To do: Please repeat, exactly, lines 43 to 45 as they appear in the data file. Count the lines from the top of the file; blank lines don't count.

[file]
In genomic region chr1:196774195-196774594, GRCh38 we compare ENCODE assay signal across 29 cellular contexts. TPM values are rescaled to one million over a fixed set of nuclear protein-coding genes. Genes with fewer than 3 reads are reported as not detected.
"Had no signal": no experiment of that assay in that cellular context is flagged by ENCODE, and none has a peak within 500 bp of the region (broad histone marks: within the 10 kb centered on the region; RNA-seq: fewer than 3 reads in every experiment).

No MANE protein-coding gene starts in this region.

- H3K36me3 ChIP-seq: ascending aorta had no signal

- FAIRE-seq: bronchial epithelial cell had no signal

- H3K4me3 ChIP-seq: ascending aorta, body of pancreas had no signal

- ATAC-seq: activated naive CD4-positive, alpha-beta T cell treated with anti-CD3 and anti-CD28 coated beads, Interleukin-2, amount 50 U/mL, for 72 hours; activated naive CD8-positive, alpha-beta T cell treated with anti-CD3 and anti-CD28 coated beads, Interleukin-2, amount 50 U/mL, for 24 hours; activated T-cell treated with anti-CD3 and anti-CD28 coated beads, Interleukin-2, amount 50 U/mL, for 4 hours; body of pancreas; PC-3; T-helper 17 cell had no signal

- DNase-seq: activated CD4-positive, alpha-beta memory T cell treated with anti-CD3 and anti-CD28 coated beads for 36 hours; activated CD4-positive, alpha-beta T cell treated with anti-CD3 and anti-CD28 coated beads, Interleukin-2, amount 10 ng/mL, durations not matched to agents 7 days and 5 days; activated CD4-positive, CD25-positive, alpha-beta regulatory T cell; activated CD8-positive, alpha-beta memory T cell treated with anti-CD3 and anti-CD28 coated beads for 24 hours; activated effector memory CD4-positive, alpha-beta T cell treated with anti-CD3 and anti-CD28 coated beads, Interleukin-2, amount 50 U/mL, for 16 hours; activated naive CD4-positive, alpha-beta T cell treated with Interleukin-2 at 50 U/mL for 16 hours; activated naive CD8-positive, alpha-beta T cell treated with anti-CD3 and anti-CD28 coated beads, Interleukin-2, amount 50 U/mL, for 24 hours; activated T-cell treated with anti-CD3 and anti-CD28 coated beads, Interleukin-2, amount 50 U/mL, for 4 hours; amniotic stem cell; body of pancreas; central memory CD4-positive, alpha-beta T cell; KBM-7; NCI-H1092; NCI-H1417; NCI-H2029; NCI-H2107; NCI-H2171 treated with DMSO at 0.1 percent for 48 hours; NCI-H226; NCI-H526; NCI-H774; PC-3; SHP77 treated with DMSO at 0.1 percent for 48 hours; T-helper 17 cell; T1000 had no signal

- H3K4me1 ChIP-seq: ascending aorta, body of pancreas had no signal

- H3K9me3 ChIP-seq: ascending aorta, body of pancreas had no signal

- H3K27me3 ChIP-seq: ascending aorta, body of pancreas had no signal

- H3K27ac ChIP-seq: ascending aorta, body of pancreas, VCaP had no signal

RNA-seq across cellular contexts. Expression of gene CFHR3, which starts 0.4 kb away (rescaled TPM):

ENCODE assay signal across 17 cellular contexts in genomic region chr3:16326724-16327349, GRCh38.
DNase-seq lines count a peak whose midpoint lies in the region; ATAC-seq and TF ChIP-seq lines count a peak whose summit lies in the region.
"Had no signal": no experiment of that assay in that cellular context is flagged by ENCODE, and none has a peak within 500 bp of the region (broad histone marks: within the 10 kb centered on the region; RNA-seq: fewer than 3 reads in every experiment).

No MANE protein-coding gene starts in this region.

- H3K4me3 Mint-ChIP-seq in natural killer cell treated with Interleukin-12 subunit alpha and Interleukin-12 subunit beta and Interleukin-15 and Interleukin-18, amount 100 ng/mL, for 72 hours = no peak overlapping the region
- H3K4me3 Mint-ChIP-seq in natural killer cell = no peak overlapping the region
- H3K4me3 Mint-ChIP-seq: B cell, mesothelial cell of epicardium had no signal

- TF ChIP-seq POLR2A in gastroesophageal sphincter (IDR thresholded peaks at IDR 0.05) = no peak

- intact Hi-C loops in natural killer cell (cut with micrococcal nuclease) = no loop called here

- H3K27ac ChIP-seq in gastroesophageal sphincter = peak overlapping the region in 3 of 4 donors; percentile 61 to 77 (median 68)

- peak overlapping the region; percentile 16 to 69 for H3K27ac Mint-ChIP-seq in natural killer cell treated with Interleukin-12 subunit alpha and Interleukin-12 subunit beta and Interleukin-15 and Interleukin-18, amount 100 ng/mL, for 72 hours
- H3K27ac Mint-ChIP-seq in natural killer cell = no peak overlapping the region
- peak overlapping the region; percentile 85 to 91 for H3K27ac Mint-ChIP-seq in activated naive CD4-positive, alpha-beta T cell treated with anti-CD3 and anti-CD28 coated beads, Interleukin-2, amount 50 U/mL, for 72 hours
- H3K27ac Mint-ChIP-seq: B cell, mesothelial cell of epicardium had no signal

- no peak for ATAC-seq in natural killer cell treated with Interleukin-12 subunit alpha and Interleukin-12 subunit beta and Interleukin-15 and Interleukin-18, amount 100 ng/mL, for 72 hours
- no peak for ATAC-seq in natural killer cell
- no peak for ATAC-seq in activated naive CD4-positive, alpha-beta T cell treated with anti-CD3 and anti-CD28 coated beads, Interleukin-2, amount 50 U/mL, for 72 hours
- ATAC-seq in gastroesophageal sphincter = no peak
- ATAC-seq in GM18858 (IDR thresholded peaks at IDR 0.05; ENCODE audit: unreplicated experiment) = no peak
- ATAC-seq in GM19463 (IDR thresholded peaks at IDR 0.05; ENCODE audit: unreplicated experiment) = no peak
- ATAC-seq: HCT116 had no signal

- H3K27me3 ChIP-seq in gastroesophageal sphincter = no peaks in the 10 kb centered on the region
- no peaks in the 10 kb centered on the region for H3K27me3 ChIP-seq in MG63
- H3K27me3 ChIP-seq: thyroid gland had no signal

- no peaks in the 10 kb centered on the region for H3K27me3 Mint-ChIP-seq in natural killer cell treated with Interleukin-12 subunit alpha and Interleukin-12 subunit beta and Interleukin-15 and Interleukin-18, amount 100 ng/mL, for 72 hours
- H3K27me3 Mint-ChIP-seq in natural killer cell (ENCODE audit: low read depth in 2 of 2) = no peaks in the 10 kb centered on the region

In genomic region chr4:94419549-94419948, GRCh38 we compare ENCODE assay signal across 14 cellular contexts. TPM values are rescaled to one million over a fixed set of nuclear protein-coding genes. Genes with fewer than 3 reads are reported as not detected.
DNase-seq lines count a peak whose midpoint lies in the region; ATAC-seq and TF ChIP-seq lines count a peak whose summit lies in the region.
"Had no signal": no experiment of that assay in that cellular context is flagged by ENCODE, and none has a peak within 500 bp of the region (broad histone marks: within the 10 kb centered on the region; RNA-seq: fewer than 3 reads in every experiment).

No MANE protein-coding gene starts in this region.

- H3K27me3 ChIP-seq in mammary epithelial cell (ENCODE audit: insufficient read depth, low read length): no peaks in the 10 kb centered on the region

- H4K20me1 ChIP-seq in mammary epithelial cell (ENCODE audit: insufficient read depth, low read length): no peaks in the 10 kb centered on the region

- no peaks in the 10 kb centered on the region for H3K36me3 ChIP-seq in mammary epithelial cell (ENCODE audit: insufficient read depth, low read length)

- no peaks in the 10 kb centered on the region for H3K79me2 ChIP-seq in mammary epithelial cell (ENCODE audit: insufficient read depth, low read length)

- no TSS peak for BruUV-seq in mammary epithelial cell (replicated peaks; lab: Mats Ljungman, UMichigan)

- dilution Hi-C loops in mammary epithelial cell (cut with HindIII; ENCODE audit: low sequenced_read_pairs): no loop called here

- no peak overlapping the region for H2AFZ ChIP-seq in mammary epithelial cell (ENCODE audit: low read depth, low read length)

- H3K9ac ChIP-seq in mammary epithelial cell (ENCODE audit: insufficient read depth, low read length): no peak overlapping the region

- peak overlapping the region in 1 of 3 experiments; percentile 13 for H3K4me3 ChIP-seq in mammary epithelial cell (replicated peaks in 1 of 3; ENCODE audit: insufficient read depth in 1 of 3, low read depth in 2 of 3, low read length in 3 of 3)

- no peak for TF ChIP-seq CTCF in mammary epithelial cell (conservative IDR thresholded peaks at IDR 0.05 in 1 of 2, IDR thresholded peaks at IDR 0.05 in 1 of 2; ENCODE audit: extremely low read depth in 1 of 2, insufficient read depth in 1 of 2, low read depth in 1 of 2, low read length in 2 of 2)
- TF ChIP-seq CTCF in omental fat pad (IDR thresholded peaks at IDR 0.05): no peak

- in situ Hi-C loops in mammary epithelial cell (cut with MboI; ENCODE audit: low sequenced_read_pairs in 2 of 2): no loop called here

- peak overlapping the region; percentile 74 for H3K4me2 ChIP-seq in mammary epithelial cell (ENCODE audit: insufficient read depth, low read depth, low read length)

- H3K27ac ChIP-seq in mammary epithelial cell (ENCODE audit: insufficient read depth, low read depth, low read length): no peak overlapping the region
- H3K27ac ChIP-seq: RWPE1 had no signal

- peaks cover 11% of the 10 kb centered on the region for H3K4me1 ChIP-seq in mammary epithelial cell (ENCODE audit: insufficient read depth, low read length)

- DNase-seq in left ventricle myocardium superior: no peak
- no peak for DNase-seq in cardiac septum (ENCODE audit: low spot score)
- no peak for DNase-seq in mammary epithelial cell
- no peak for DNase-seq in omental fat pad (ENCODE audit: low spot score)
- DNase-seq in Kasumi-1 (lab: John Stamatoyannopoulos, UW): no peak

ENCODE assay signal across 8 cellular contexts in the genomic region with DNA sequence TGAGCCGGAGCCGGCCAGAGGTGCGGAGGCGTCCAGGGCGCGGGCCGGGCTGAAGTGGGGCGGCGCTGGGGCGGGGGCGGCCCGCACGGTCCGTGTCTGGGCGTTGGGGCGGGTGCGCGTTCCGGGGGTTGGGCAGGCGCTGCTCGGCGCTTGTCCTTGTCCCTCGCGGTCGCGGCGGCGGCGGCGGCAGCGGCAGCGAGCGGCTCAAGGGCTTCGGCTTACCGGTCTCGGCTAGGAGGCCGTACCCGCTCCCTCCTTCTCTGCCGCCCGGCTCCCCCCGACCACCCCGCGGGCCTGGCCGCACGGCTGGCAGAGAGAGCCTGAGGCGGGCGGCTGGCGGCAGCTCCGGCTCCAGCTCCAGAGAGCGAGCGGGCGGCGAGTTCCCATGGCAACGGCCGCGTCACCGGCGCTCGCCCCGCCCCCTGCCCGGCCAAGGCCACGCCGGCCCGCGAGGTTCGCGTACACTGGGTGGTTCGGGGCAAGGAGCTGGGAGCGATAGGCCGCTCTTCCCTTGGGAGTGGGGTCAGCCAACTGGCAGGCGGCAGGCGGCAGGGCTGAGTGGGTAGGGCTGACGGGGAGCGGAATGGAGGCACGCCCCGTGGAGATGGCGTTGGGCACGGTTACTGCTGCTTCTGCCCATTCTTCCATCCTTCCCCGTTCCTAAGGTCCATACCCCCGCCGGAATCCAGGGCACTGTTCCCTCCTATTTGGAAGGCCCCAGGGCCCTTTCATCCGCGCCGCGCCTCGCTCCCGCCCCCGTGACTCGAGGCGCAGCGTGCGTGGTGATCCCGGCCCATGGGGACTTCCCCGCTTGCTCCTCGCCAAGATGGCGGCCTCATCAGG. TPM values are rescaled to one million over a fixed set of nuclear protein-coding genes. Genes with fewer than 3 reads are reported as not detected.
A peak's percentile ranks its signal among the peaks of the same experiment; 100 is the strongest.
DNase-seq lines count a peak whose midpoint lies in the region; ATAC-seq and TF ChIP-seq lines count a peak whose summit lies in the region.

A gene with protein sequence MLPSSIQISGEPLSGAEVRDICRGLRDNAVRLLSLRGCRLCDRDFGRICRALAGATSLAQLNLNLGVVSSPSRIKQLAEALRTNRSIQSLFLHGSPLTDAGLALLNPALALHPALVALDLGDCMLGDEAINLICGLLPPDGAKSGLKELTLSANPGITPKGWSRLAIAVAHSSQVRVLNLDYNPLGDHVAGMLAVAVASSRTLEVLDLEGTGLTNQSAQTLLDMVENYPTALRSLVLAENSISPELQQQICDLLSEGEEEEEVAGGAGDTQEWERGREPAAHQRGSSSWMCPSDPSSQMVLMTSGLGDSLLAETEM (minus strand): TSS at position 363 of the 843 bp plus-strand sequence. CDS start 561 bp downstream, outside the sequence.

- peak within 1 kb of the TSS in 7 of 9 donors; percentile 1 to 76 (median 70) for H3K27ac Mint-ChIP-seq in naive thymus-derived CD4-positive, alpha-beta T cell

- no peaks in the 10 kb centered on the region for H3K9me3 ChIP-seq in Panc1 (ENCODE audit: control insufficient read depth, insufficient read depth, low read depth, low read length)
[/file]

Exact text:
No MANE protein-coding gene starts in this region.

- H3K27me3 ChIP-seq in mammary epithelial cell (ENCODE audit: insufficient read depth, low read length): no peaks in the 10 kb centered on the region

- H4K20me1 ChIP-seq in mammary epithelial cell (ENCODE audit: insufficient read depth, low read length): no peaks in the 10 kb centered on the region